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While Oamaru is known for its white limestone architecture, its Victorian precinct and its quirky museum dedicated to steampunk, it’s the little blue penguins that steal the show. You’ll see them playing on Bushy Beach and at the Oamaru Blue Penguin Colony. Giggle at their adorable antics, then make your way to the artisan cheese factory, the local breweries and the nearby Waitaki Valley wine region to round out your Oamaru visit.
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Moeraki Boulders
Check out the monolithic Moeraki Boulders of Koekohe Beach, between the towns of Moeraki and Hampden. Each of the massive rocks weighs several tons and is up to six and half feet tall. Scientists believe the spherical stones formed about 65 million years ago. However, Maori legend says that the boulders are, in fact, gourds that washed ashore from the wreck of the voyaging canoe, Araiteuru. The best time to view them is at low tide.
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Farewell Spit
At 15.5 miles long, Farewell Spit is New Zealand’s longest sandspit and a protected haven for birds, seals, gannets and more. You may visit with a certified tour operator or take one of the suggested walks in the area. We suggest the Fossil Point walk, along which you’ll find plenty of fossilized shells, and the Spit Track Circuit, a three- to four-hour loop walk that takes you as far as is allowed on Farewell Spit.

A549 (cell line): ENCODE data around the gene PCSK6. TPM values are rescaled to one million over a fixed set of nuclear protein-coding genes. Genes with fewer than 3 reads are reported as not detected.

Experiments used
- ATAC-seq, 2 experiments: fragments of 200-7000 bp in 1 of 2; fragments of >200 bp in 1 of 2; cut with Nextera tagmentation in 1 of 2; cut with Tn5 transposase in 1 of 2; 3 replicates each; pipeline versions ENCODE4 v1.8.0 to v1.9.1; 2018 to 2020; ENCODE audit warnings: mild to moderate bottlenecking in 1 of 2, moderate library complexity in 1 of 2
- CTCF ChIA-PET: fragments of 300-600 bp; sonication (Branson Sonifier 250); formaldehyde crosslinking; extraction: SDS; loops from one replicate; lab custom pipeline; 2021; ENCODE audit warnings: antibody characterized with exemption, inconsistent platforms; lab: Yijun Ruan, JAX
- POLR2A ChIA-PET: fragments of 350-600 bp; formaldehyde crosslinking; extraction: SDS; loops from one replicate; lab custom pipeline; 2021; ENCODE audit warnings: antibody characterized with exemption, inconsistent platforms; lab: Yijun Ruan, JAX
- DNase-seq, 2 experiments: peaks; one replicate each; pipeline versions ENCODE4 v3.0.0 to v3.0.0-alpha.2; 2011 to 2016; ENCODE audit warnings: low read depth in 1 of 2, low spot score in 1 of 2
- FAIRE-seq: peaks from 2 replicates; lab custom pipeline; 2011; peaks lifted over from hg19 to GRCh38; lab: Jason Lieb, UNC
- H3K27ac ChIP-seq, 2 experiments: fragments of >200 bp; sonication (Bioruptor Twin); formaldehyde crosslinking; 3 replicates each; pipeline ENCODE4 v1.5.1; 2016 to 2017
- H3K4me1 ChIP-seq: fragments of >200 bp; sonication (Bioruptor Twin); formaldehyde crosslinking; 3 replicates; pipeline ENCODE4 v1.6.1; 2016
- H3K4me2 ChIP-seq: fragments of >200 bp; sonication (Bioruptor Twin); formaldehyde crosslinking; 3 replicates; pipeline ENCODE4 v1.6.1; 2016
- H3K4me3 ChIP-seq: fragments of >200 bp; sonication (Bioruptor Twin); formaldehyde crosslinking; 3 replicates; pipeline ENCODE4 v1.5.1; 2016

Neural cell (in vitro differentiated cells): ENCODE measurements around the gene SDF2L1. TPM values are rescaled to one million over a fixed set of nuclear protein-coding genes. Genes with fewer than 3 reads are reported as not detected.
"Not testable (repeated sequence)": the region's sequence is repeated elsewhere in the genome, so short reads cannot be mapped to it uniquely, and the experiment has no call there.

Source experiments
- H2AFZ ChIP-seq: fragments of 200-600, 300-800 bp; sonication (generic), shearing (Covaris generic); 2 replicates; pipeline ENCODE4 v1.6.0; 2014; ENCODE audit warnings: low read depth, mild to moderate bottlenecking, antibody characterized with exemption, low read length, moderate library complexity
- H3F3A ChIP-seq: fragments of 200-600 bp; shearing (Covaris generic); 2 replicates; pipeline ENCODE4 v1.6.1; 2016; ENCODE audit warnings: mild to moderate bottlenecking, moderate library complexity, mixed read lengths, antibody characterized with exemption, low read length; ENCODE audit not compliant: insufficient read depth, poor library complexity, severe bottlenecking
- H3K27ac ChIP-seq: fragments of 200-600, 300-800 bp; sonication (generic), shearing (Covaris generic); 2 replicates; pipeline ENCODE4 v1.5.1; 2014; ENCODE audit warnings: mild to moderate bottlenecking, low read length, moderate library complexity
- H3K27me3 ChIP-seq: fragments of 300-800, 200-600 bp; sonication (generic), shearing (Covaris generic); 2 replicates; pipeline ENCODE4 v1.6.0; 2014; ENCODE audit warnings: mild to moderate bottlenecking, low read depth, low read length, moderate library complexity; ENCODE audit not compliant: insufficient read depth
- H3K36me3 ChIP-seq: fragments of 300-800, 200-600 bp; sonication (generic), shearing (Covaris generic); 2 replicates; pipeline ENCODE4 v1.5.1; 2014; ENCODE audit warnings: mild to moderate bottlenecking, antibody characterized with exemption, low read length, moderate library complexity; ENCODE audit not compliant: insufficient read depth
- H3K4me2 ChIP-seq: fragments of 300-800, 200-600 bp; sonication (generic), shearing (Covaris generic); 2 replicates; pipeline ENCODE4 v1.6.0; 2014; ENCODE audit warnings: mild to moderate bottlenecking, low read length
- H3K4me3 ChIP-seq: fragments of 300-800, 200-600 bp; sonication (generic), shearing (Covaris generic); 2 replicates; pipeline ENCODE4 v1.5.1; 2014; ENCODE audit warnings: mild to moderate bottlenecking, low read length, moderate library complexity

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Curio Bay
Visit Curio Bay in The Catlins at low tide and you’ll see an amazing sight – a fossilized forest emerging from the sea. Look closely at the rock and you’ll see the petrified stumps and logs that are a world-famous geological phenomenon. Look out across Curio Bay and you may glimpse the pod of Hector’s dolphins who live here – there’s the world’s smallest – as well as yellow-eyed penguins.
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Clay Cliffs
Head to the Waitaki Valley to see the towering Clay Cliffs. In a valley full of rock formations and fossils, these pinnacles formed of gravel and silt layers are the most impressive. The pinnacles are on private land, so there are no marked trails. Explore the area at your leisure.
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Castle Hill Rocks
Climb about on massive boulders at Castle Hill Rocks – or, if you’re a rock climber, scale some of the towering volcanic rock faces. There’s an easy path amidst the rock clusters. Try to find some of the 500-year-old drawings on the rock faces, left there by some of the first communities to pass through.
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Tunnel Beach
If, like the Victorian-era Cargill family, you believe your loved ones to be super special (as we all do!), then head to Tunnel Beach. The son of Captain William Cargill carved out this tunnel to a private beach so that his family could lounge on the sand away from the public. Today, you can head through the tunnel yourself to see a massive sandstone arch and fossilized cliffs and to explore the beach. Low tide is best for beachcombing – the riptides are particularly strong, though, so swimming is not encouraged.
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Earnslaw Burn
For fans of The Hobbit and Lord of the Rings, no visit to the South Island would be complete without a stop at Earnslaw Burn. This untouched New Zealand countryside is fantastic for alpine exploration, including swimming in the refreshing (read: cold!) Gilkison Waterfalls.